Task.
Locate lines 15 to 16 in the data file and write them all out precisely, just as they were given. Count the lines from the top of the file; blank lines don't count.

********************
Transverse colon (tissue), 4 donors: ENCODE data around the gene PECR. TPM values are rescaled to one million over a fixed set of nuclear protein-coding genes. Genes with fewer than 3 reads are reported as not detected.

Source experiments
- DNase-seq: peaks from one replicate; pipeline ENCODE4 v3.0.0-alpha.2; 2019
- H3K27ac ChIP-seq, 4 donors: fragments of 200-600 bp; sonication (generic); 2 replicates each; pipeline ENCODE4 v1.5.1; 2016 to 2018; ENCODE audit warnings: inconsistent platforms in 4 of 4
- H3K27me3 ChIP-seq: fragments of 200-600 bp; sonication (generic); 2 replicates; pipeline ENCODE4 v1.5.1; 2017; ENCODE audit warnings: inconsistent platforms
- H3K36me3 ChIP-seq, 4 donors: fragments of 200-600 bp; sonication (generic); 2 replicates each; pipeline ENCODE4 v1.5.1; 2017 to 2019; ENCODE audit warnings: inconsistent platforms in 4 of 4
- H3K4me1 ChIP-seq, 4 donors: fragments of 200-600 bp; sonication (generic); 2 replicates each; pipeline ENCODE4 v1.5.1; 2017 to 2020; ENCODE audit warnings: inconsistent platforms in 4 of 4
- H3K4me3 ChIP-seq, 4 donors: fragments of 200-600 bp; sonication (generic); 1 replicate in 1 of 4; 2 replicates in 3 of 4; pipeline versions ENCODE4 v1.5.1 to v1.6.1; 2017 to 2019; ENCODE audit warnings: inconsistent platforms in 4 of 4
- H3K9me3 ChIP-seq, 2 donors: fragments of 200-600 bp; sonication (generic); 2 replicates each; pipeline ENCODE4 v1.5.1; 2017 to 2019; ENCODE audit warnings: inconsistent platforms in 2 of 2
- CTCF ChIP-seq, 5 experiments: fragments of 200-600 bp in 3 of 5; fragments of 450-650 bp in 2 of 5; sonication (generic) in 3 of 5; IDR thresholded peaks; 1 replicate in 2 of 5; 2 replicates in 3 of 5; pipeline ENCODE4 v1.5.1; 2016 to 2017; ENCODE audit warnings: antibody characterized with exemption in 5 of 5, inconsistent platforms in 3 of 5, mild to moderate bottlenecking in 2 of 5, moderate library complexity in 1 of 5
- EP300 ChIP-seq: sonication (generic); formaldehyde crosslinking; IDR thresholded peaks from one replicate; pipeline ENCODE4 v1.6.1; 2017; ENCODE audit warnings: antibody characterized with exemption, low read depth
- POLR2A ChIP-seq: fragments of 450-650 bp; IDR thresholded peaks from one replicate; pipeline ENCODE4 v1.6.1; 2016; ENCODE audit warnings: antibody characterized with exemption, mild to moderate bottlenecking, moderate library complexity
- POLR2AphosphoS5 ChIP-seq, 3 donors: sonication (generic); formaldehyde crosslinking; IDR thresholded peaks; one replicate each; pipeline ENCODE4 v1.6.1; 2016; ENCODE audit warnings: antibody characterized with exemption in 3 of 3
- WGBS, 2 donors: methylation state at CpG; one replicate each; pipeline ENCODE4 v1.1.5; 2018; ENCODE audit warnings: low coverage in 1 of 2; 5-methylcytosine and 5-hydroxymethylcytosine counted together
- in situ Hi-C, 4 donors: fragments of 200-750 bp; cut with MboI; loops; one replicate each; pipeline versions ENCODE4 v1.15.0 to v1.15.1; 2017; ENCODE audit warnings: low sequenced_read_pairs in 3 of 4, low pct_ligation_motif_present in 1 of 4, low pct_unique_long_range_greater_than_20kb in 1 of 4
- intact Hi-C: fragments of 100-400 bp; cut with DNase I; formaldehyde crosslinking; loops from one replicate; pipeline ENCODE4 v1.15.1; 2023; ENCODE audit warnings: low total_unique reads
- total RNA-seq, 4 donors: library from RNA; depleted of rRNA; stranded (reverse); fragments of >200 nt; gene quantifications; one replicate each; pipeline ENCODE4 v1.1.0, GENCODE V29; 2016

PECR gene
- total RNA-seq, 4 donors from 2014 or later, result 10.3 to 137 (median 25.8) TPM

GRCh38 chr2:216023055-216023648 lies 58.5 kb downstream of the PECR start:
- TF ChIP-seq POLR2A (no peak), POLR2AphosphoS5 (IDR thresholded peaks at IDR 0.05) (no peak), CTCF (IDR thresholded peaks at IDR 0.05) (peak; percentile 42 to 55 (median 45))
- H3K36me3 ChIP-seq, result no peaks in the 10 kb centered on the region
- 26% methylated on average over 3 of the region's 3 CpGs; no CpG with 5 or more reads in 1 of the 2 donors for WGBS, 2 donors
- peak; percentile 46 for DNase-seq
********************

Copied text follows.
- in situ Hi-C, 4 donors: fragments of 200-750 bp; cut with MboI; loops; one replicate each; pipeline versions ENCODE4 v1.15.0 to v1.15.1; 2017; ENCODE audit warnings: low sequenced_read_pairs in 3 of 4, low pct_ligation_motif_present in 1 of 4, low pct_unique_long_range_greater_than_20kb in 1 of 4
- intact Hi-C: fragments of 100-400 bp; cut with DNase I; formaldehyde crosslinking; loops from one replicate; pipeline ENCODE4 v1.15.1; 2023; ENCODE audit warnings: low total_unique reads